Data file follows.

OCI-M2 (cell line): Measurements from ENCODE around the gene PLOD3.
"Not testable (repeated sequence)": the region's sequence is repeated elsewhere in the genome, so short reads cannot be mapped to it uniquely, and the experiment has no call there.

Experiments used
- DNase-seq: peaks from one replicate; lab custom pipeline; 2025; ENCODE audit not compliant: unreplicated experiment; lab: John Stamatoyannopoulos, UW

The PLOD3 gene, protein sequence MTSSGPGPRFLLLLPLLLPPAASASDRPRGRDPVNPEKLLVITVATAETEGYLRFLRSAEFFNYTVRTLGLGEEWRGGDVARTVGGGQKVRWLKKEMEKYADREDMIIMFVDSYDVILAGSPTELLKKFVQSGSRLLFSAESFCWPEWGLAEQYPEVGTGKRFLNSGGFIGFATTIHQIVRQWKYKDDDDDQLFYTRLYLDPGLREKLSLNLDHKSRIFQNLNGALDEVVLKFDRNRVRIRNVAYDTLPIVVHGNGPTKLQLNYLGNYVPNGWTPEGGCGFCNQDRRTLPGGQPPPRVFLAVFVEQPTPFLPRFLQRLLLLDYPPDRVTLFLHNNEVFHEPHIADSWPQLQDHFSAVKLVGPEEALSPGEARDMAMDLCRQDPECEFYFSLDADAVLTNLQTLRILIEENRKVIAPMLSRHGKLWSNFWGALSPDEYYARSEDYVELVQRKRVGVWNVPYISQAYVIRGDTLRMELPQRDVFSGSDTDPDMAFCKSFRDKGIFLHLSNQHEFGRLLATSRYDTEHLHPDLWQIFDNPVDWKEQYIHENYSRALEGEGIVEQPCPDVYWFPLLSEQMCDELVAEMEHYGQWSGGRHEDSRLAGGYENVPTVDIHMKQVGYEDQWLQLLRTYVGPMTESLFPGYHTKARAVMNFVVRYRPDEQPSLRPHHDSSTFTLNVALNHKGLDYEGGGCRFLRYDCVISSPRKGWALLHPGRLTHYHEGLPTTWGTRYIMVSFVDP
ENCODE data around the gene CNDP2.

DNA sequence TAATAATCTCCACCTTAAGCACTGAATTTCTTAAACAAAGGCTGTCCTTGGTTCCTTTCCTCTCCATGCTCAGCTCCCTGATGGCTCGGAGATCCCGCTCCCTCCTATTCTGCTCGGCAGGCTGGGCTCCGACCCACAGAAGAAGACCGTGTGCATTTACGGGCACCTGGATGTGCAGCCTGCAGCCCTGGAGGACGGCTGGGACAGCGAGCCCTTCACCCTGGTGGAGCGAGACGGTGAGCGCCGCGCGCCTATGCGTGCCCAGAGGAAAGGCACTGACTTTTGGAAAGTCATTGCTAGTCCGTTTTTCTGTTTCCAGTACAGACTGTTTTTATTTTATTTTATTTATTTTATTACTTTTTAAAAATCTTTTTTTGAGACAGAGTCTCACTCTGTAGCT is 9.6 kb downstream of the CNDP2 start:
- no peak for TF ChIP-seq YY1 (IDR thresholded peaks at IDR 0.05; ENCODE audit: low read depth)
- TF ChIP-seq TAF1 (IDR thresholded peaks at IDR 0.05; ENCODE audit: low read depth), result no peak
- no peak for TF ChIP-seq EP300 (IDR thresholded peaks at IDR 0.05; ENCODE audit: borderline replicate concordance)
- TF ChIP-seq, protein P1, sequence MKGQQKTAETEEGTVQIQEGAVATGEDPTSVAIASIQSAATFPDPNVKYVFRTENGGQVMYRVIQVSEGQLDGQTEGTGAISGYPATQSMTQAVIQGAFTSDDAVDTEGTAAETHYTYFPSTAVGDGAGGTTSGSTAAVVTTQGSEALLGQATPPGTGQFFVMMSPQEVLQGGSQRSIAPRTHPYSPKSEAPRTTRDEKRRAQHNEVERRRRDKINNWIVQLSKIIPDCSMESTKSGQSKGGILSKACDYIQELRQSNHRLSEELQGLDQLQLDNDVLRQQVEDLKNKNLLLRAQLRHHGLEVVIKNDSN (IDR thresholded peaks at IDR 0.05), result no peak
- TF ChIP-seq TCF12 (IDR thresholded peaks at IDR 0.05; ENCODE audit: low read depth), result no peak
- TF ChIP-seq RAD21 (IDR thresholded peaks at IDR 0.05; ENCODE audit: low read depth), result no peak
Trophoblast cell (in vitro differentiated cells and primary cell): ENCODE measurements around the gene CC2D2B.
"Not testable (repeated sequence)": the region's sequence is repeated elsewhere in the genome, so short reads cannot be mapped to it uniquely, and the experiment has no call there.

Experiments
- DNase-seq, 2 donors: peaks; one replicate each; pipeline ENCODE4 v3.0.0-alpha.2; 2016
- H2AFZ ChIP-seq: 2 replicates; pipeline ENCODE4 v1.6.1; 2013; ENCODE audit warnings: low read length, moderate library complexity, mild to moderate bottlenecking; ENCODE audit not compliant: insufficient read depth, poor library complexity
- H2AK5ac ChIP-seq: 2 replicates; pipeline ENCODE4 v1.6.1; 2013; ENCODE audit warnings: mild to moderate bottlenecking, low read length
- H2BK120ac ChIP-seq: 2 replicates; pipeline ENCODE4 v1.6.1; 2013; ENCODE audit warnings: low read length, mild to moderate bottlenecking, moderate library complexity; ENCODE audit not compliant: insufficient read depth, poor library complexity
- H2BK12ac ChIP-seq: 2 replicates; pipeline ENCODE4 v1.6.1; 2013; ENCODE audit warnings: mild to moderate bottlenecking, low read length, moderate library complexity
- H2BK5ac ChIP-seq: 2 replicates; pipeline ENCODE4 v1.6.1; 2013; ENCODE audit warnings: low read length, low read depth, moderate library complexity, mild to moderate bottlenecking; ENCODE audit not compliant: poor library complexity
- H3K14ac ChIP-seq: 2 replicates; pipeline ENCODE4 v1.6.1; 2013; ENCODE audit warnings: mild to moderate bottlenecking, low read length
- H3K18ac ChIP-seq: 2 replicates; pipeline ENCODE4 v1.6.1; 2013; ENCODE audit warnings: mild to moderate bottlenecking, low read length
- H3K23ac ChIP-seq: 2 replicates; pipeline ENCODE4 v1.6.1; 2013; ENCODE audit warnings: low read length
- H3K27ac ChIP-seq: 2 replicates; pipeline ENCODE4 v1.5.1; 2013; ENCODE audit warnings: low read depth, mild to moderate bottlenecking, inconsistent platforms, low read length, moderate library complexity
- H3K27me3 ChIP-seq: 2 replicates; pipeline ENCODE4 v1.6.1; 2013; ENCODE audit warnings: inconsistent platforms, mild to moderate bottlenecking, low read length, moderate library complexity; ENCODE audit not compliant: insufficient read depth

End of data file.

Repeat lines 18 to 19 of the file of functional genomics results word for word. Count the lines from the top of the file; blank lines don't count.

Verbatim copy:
- H2AFZ ChIP-seq: 2 replicates; pipeline ENCODE4 v1.6.1; 2013; ENCODE audit warnings: low read length, moderate library complexity, mild to moderate bottlenecking; ENCODE audit not compliant: insufficient read depth, poor library complexity
- H2AK5ac ChIP-seq: 2 replicates; pipeline ENCODE4 v1.6.1; 2013; ENCODE audit warnings: mild to moderate bottlenecking, low read length